New York City recently decided it wasn’t happy with surveillance technology currently on the market, and decided to partner with Microsoft to create a Big Brother-like surveillance network, the Domain Awareness System, to meet the city’s "needs." The extent to which the citizens of New York City will be watched after the implementation of the new software is disturbing on its own, but it's also disturbing that the city will be selling the software to other administrations for a profit.
The system is extremely extensive, and incorporates 3,500 plus cameras in public places, license plate readers at every major Manhattan entry point, real-time alerts from the 911 emergency system, fixed and portable radiation detectors, and scores of police department records including arrests and parking summons.
This will allow the police to quickly collate vast amounts of data all at once to centralize crime reporting as it happens – which sounds more like a dystopian science fiction novel than real life. To be clear, NYC Mayor Michael Bloomberg realizes this, he just doesn’t care.
"You wait, in five years, the technology is getting better, they’ll be cameras everyplace ... whether you like it or not," Bloomberg said last Friday at a press conference. "The argument against using automation is just this craziness that 'Oh, it’s Big Brother.' Get used to it!"
So, there isn’t even an argument here. It’s Big Brother alright, Bloomberg just wants us to accept that and move on with our lives. I guess that’s the price we pay for living in the posh city of New York and getting to call ourselves "New Yorkers" – along with high taxes, apartments the size of tea saucers, and constantly being told how unhealthy we all are.
But aside from just generally being a huge expansion of government power, this raises red flags as it pushes the limit of government as motivated by public good and government as motivated by profit. The city, obviously proud of its creation, is planning on selling it to other "authorities" and already has some interested buyers – though neither the city nor Microsoft will say who they are.
?The interest from the United States has come from smaller municipalities, from sheriff’s departments, and police chiefs from several major cities," said Dave Mosher, vice president of Microsoft Services told the New York Times. "Outside the U.S., large sporting events have approached us, and also law enforcement — people who are interested in providing public security."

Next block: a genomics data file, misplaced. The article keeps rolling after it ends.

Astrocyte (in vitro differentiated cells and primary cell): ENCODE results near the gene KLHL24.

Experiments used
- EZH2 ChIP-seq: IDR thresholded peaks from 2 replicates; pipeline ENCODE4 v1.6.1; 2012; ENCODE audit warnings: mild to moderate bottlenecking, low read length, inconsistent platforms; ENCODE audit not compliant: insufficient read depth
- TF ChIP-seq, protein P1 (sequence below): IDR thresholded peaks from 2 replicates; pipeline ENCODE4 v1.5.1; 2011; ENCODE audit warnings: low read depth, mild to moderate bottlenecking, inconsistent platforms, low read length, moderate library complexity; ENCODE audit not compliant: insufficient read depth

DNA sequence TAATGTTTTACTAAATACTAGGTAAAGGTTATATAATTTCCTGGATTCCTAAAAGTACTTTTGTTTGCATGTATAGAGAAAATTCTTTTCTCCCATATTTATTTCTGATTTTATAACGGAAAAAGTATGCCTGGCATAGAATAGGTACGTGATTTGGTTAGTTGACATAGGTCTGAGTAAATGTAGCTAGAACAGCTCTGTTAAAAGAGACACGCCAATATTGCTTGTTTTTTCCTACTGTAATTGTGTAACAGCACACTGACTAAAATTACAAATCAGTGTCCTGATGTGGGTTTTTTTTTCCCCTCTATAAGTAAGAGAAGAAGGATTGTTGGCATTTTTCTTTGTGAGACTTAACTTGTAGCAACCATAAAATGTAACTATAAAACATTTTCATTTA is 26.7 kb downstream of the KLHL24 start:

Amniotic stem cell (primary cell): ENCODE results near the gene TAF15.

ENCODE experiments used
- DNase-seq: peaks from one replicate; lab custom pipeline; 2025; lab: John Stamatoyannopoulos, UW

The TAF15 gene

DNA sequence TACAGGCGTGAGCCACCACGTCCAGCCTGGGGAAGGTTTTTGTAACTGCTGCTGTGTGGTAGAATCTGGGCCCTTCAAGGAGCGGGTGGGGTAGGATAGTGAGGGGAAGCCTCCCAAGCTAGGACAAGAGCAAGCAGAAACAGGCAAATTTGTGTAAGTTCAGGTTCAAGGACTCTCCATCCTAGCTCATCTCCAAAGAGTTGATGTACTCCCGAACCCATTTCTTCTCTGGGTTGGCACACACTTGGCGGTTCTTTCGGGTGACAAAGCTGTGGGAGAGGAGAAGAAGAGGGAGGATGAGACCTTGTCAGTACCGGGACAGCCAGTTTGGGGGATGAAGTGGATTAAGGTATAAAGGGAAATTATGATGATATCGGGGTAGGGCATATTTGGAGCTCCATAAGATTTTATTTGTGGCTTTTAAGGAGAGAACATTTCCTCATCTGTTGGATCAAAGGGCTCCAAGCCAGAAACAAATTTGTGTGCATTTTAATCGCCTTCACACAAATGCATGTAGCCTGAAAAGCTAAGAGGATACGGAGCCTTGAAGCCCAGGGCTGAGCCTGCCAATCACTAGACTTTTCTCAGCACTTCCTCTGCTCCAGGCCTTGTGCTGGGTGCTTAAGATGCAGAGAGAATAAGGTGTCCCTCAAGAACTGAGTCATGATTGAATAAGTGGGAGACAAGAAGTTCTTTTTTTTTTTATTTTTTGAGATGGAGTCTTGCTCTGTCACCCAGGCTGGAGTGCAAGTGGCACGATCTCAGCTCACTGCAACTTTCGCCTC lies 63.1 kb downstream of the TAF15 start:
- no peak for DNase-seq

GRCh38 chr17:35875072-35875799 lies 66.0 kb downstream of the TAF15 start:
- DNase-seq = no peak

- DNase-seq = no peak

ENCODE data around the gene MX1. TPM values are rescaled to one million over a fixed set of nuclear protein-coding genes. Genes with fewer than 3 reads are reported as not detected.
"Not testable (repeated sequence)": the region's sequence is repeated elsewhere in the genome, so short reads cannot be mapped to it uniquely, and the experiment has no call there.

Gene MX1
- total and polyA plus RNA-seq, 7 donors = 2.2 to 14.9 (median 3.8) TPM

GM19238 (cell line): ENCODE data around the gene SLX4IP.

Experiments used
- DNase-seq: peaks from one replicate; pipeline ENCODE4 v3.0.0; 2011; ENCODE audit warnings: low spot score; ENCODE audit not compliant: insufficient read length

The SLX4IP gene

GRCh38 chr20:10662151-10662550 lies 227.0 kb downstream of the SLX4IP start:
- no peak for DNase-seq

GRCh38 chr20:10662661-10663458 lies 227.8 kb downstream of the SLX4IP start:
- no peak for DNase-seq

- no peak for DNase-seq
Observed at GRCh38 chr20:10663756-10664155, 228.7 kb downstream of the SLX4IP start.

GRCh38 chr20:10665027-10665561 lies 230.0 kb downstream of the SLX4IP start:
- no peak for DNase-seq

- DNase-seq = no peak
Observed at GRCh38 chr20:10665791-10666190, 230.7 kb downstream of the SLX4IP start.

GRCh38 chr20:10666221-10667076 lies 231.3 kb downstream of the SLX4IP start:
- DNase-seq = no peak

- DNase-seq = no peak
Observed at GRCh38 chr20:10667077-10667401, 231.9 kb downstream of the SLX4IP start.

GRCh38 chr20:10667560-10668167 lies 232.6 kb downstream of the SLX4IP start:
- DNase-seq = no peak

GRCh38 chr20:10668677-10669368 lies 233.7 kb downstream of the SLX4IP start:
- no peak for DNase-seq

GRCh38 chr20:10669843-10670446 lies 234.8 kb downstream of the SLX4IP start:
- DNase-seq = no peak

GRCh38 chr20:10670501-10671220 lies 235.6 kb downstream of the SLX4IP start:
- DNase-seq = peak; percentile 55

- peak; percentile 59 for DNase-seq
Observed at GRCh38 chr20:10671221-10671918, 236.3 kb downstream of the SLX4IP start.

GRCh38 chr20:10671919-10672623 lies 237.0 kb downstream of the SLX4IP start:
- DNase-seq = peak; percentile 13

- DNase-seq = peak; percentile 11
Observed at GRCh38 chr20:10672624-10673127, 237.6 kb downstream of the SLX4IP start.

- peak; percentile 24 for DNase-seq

Buyers would pay to access the software at a price of several million dollars or more, depending on the size of the jurisdiction and whether program customization is involved, and NYC would get a 30% cut of the profits. According to the Times, revenue will be directed "to counterterrorism and crime prevention programs."
… In other words, more surveillance.
So, this program, which is already an obvious privacy concern to begin with, will feed itself. The city has quite literally created a privacy monster that grows up all on its own and gives the city a reason to keep on fanning the flame. All the while, we have released this monster onto other cities, whose citizens are now under the same irrational scrutiny by their leaders as the citizens of New York.
Let’s assume for a minute that New York City has the best of intentions and has no plan to go nuts and blatantly violate our rights – what about the people they are selling this very potentially dangerous product to? What would other governments not limited by the same constitutional protections as American citizens do with this kind of power? We may never know, especially since it seems like they have no intention of telling us who the buyers even are.
New York City is wading into uncharted waters — turbulent ones. Technology like this is Big Brother, and that Brother’s name is Michael Bloomberg. You only need to read 1984 to see how that turned out.